When my husband and I were first married almost twenty years ago, we had most of our fights in the car. This was because he refuses to look at maps, he has no natural sense of direction, he does not immediately step on the brakes when brake-lights turn red in front of us, and he occasionally says to me, “Can I get over?” even though I am the passenger, completely not paying attention to the road. (None of this is because I am irrationally sequential, prone to irritability and easily exasperated.)
He says I just don’t trust him, which is not true at all. He reminds me that men and women have different perceptions of distances, which may be true. But it doesn’t make me feel less like we’re going to bash into the cars in front of us when they slow down and we do not.
However, age has mellowed us and I keep my lips zipped more than I used to do. Why have the same argument over and over when you can just avert your eyes and concentrate on your novel?
Here’s the only mini-argument we had. We stopped at a service station because the 4-year old insisted she needed to pee even though we hadn’t driven more than an hour since the last time she peed. So, we stopped at a service station. He parked in what I insisted was a parking spot, but he didn’t believe me, so he stayed in the van to “guard” it while I and the four children went in.
My daughter and I went into the bathroom and when we came out, the boys were gone. I thought that was amazing since there are three of them. How did they pee so fast? So, I let Grace pick out a candy bar, got my husband the Diet Dr. Pepper he’d wanted, selected a Diet Coke for myself and Hot Tamales for him and said to the guy behind the counter, “So, my boys left already?” and he said, “Yes.” Then before I finished paying, he said, “Oh, there they are.” They appeared again and then my husband appeared and I paid for a cup of ice and my husband said, “What are you doing?” there was a brief flurry of confusion and tense words and finally, when the boys peed and picked out a snack I said to them, “I’m going to wait to yell at you until we get outside,” and so I did.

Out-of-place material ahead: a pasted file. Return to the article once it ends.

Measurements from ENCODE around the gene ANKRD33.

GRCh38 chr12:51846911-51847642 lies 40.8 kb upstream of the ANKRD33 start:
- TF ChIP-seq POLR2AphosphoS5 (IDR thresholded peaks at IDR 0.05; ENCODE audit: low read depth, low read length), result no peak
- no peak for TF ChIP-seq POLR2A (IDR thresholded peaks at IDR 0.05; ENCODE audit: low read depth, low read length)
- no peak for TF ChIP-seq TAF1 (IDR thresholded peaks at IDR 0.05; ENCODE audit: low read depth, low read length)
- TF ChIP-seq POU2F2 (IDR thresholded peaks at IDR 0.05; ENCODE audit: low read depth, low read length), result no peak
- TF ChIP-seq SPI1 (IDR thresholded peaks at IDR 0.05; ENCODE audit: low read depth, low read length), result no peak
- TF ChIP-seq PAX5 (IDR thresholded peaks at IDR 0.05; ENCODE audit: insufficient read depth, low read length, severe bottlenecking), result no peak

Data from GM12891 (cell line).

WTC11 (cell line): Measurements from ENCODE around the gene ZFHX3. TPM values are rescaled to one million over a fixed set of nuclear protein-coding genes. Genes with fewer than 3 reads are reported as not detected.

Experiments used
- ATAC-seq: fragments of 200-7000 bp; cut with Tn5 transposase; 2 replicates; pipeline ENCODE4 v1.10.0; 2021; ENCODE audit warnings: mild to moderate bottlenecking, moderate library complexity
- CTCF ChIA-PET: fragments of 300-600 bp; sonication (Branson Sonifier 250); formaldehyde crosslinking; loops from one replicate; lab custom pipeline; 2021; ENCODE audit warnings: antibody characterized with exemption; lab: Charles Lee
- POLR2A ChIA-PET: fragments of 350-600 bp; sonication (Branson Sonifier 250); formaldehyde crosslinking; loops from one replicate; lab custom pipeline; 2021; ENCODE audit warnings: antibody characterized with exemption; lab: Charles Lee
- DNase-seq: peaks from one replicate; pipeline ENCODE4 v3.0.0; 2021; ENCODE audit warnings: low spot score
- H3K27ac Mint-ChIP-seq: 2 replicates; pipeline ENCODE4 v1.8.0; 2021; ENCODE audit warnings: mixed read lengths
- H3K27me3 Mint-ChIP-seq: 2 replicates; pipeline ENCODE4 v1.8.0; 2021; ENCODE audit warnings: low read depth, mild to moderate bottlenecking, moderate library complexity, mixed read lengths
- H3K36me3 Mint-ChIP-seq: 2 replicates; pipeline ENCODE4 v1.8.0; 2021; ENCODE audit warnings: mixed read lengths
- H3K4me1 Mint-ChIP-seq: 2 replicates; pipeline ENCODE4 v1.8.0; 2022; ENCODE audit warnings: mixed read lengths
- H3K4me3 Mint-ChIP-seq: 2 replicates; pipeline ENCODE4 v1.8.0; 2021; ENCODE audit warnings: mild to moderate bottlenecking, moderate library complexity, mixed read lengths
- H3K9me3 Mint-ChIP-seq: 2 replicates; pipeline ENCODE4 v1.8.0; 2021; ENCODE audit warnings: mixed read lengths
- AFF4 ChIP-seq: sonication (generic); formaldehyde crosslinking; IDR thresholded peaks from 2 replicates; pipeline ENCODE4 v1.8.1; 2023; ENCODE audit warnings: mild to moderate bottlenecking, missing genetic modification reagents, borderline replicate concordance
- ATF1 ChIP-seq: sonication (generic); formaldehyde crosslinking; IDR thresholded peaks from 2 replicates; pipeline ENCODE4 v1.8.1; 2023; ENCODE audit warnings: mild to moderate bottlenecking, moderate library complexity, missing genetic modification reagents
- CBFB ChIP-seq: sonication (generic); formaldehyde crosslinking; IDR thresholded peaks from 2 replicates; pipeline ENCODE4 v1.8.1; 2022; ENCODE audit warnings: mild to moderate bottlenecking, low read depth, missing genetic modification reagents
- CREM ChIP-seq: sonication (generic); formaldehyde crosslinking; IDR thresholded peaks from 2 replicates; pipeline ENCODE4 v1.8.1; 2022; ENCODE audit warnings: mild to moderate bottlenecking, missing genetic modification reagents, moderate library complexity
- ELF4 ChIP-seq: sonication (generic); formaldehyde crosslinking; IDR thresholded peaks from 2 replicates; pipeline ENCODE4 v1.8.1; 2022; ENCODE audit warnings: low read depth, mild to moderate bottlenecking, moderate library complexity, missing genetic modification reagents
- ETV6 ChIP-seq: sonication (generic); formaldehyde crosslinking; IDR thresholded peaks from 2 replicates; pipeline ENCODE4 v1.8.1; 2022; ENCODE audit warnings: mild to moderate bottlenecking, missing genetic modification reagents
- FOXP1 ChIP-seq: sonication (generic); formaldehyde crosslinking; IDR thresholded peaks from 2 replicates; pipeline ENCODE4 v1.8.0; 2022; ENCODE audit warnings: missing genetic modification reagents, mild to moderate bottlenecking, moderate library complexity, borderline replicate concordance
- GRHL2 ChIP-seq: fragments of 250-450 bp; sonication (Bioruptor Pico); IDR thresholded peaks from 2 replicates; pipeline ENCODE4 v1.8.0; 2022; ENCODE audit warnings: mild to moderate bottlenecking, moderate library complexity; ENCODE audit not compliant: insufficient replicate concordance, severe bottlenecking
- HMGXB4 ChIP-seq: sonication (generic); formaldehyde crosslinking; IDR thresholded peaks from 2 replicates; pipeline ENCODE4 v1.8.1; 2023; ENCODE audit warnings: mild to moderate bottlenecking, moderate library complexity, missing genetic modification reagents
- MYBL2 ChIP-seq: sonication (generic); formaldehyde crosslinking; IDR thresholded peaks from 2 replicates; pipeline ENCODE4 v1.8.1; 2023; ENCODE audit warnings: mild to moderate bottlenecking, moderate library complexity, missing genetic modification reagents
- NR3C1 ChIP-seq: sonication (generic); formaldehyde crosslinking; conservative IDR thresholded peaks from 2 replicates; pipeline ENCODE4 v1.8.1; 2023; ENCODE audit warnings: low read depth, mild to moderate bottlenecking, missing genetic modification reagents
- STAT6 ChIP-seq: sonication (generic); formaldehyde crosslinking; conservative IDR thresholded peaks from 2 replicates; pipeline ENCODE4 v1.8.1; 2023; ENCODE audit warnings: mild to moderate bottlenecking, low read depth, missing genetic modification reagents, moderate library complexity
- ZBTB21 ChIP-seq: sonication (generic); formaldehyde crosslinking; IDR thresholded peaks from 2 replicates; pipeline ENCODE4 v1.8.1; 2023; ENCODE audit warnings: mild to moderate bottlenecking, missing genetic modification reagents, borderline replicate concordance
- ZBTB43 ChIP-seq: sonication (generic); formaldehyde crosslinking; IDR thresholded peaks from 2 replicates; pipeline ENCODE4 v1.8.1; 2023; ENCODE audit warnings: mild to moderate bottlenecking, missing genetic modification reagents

The boys, apparently, discovered the men’s bathroom occupied. So they each bought a drink and went back to the car. Meanwhile, I’m still in the bathroom. The children appear at the van with drinks and my husband says, “Did you pee?” and they admit they did not. So he sends them back inside. He must have thought that I okayed this non-peeing, drink-buying and so he marched in to find out what was going on . . . how was I to know? I’d been peeing! And supervising peeing! And washing my hands without soap and drying them on my jeans because this was a service station.
So, I gave this little lecture to the kids: “When we stop, you pee! Always! And don’t do that again, what you just did because now your dad is mad at me!”
When we were all underway, my daughter piped up and said something like, “Mom said you’re mad at her Dad,” and he said, “No, I’m not mad, but when we stop, you need to pee!”
And then all was well again in the world. Those kind of arguments are the worst because they are based on misunderstanding and magnified when your bladder is full (kind of like how crabby I was tonight with the kids because I was still wearing a wet swimsuit as I was barking orders at them). Forgive, forget, move on.
Then we saw Mt. Shasta.
All told, we were traveling for eleven hours today. We left at 9:15 a.m. and arrived in Red Bluff at 8:30 p.m. And tomorrow, we do this all over again, only in more traffic.